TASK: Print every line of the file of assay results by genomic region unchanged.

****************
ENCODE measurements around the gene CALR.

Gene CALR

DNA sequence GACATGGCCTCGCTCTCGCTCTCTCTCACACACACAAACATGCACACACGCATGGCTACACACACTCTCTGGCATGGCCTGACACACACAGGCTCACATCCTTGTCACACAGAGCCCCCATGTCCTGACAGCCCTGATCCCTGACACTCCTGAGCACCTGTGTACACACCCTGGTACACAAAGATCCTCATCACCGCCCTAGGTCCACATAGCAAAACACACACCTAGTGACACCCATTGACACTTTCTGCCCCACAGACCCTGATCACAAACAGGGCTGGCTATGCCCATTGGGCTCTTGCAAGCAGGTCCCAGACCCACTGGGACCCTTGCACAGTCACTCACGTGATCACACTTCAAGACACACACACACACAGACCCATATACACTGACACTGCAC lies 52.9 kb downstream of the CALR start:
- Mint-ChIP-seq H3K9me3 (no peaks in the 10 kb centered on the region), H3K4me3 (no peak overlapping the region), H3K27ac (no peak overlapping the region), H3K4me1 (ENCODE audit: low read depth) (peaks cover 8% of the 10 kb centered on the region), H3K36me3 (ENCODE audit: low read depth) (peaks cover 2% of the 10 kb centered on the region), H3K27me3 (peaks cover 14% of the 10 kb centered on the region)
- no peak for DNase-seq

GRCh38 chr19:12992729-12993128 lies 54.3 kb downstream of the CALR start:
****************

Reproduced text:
ENCODE measurements around the gene CALR.

Gene CALR

DNA sequence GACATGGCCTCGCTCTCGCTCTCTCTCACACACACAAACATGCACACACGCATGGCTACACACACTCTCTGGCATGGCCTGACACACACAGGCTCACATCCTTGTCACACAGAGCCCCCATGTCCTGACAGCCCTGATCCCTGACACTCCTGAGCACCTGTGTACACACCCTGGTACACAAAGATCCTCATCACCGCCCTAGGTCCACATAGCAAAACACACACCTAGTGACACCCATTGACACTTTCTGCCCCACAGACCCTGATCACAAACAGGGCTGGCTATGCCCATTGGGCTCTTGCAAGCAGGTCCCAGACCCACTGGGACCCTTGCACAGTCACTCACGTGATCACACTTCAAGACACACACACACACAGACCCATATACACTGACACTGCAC lies 52.9 kb downstream of the CALR start:
- Mint-ChIP-seq H3K9me3 (no peaks in the 10 kb centered on the region), H3K4me3 (no peak overlapping the region), H3K27ac (no peak overlapping the region), H3K4me1 (ENCODE audit: low read depth) (peaks cover 8% of the 10 kb centered on the region), H3K36me3 (ENCODE audit: low read depth) (peaks cover 2% of the 10 kb centered on the region), H3K27me3 (peaks cover 14% of the 10 kb centered on the region)
- no peak for DNase-seq

GRCh38 chr19:12992729-12993128 lies 54.3 kb downstream of the CALR start: